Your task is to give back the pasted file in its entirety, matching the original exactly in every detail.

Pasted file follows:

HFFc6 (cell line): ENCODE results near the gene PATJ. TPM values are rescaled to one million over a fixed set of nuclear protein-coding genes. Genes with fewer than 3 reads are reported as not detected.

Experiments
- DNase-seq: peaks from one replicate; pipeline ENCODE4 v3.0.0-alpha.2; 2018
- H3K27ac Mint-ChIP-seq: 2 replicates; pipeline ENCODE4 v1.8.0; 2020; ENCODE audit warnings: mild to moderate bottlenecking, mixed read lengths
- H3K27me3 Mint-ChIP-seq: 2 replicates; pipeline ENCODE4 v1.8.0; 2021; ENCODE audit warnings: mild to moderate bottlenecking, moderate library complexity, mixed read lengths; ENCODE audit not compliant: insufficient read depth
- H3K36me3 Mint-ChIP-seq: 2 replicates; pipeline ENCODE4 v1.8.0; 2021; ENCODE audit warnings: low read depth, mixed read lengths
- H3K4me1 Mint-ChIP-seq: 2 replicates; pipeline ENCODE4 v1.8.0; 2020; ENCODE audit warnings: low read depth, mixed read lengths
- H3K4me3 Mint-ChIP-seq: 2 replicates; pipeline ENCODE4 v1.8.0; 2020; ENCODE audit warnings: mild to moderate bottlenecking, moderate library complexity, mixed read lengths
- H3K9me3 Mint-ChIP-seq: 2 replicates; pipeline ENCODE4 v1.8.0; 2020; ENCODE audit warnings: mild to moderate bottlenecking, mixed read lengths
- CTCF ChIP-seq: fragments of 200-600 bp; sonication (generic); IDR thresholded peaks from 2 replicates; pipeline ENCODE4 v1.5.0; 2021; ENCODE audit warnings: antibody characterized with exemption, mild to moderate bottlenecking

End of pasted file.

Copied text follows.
HFFc6 (cell line): ENCODE results near the gene PATJ. TPM values are rescaled to one million over a fixed set of nuclear protein-coding genes. Genes with fewer than 3 reads are reported as not detected.

Experiments
- DNase-seq: peaks from one replicate; pipeline ENCODE4 v3.0.0-alpha.2; 2018
- H3K27ac Mint-ChIP-seq: 2 replicates; pipeline ENCODE4 v1.8.0; 2020; ENCODE audit warnings: mild to moderate bottlenecking, mixed read lengths
- H3K27me3 Mint-ChIP-seq: 2 replicates; pipeline ENCODE4 v1.8.0; 2021; ENCODE audit warnings: mild to moderate bottlenecking, moderate library complexity, mixed read lengths; ENCODE audit not compliant: insufficient read depth
- H3K36me3 Mint-ChIP-seq: 2 replicates; pipeline ENCODE4 v1.8.0; 2021; ENCODE audit warnings: low read depth, mixed read lengths
- H3K4me1 Mint-ChIP-seq: 2 replicates; pipeline ENCODE4 v1.8.0; 2020; ENCODE audit warnings: low read depth, mixed read lengths
- H3K4me3 Mint-ChIP-seq: 2 replicates; pipeline ENCODE4 v1.8.0; 2020; ENCODE audit warnings: mild to moderate bottlenecking, moderate library complexity, mixed read lengths
- H3K9me3 Mint-ChIP-seq: 2 replicates; pipeline ENCODE4 v1.8.0; 2020; ENCODE audit warnings: mild to moderate bottlenecking, mixed read lengths
- CTCF ChIP-seq: fragments of 200-600 bp; sonication (generic); IDR thresholded peaks from 2 replicates; pipeline ENCODE4 v1.5.0; 2021; ENCODE audit warnings: antibody characterized with exemption, mild to moderate bottlenecking